It should say something about Fear No Evil that the most notable moment  in the film doesn’t feature demons, zombies, or even a drop of blood. Tony (Daniel Eden) the local bully, decides to taunt Andrew with a kiss in the boy’s shower. This game of gay chicken takes an unexpected turn as they lock lips and continue doing so. Tony isn’t happy about this, but Andrew seems into it. Is Fear No Evil conflating homoeroticism with ultimate evil? This coupled with Andrews final form would suggest yes, but at the same time there is no doubt that he is the protagonist (anti-protagonist?) of the story. It is a strange transgressive moment for a number of reasons (especially for 1981) and the film certainly could have benefited for having more things like this moment.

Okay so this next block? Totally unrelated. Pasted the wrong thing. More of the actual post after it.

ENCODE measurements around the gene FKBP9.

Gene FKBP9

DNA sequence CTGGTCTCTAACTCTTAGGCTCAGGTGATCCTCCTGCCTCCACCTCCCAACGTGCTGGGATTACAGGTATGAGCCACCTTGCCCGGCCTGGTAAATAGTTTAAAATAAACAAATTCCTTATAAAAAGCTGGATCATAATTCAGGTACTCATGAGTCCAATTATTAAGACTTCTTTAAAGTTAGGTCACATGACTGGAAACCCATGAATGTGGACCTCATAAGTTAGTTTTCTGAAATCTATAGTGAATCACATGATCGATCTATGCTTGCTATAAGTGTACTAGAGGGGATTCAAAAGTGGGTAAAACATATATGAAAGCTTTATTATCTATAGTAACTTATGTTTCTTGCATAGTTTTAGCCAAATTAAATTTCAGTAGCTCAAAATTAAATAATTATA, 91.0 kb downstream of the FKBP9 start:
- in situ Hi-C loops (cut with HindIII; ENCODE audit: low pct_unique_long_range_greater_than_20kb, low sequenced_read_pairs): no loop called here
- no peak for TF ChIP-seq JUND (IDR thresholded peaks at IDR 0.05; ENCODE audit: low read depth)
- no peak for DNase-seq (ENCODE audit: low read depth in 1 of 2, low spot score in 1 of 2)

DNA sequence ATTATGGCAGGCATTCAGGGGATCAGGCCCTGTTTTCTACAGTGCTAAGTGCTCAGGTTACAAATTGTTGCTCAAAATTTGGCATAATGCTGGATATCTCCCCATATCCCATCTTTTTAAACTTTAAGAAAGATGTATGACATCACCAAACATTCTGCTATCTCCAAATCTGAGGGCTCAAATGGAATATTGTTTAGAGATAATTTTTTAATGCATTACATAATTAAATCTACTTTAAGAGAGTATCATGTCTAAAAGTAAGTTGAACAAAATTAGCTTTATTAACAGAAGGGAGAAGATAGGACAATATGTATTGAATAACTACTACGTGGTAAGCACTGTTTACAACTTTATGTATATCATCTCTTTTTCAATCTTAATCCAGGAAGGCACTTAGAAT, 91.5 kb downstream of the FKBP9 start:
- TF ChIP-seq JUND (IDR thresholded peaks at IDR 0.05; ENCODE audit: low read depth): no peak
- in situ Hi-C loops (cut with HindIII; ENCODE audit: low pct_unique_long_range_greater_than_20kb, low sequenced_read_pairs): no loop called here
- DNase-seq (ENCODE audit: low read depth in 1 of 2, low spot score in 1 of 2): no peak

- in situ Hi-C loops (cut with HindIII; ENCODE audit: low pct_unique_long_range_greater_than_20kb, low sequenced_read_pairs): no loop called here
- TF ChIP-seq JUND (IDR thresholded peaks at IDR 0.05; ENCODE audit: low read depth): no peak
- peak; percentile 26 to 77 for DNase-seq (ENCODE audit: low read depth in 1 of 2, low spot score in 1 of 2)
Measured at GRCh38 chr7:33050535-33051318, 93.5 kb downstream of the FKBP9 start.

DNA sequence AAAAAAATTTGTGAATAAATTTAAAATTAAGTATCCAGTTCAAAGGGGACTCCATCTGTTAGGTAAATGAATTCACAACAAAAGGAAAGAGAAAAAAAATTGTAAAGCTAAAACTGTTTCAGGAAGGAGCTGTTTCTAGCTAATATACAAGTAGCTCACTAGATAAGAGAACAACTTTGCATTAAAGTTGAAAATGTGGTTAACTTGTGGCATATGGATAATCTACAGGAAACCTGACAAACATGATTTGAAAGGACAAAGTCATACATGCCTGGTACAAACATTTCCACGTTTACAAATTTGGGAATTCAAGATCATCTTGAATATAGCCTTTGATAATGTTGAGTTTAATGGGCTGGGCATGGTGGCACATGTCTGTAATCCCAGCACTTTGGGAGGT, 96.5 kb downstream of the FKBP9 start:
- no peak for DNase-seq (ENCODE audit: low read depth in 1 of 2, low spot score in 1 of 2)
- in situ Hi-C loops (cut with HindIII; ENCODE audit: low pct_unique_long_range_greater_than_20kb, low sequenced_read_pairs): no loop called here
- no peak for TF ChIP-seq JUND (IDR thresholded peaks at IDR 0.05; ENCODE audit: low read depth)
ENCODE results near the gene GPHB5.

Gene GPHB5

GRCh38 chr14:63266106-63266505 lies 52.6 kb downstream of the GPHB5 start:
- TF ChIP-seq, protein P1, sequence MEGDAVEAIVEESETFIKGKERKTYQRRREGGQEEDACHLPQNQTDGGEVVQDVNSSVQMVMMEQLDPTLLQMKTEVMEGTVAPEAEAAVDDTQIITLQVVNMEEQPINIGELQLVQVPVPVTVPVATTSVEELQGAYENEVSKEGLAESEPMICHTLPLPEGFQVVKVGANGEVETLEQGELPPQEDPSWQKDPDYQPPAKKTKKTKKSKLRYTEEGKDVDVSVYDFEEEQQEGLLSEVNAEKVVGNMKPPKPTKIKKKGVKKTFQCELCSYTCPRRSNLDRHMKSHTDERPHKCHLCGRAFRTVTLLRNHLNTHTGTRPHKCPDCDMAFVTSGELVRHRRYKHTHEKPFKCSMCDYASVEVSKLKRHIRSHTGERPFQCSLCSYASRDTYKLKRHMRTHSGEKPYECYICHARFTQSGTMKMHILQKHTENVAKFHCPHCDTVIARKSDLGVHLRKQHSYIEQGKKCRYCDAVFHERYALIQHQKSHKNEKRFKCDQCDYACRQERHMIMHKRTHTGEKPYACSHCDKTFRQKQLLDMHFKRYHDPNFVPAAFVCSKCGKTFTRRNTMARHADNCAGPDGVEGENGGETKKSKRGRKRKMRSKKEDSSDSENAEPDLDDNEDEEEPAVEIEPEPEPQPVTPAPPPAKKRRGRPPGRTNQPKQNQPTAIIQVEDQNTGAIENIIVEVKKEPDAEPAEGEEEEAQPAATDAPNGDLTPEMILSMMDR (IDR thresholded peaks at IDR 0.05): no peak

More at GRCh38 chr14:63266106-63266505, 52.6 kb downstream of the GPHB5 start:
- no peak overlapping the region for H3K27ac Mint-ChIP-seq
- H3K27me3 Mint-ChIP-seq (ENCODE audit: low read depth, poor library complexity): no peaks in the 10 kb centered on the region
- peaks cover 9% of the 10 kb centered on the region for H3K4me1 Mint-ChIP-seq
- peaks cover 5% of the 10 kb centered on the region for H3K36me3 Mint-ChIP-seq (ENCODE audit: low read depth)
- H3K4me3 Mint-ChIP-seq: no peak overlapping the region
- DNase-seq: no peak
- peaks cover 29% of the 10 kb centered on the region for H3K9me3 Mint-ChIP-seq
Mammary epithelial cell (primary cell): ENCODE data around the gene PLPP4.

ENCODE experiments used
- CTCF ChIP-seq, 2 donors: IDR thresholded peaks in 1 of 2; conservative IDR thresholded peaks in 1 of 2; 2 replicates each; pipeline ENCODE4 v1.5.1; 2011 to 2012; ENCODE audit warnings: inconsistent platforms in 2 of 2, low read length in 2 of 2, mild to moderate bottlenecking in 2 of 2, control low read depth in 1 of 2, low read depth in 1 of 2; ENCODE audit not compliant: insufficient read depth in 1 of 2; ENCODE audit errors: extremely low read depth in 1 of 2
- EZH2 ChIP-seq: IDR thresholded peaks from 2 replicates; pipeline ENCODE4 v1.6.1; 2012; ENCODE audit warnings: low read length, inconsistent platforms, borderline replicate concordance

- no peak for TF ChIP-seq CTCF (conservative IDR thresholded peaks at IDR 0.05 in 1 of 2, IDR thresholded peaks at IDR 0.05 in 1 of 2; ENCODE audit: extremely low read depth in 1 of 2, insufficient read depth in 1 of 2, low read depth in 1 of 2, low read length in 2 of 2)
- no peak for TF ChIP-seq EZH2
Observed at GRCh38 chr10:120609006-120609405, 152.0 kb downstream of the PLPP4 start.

"Yeah it was."

The continue the thread of unexpected touches, Fear No Evil features an incredibly strong New Wave/Post-Punk soundtrack featuring Talking Heads, Boomtown Rats, and the Ramones just to name a few. There is no in-movie reason for these particular bands, and I can’t even draw a line from the mood of the film to this music. They have nothing to do with each other and although I enjoy this music, I can’t defend it being in this film at all. The mystery of Fear No Evil continues…

Fear No Evil is a camp disaster and a continuously entertaining one at that.

Friday, June 18, 2021

Race with the Devil

Race with the Devil
Jack Starrett

Coming along with the monumental success of The Exorcist (1973) came a sea of satanic films. Wikipedia lists thirty titles alone after 1973 and that is far from a complete tally. This public interest in satanic cults would take a wild turn in the 1980s when the public would quake at the devil hiding in every bit of popular media in what would become known as the Satanic Panic. I think those caught in the grip of the Satanic Panic would have believed that Race with the Devil was an accurate portrayal of what it was like in America with the Devil’s minions massing across the countryside.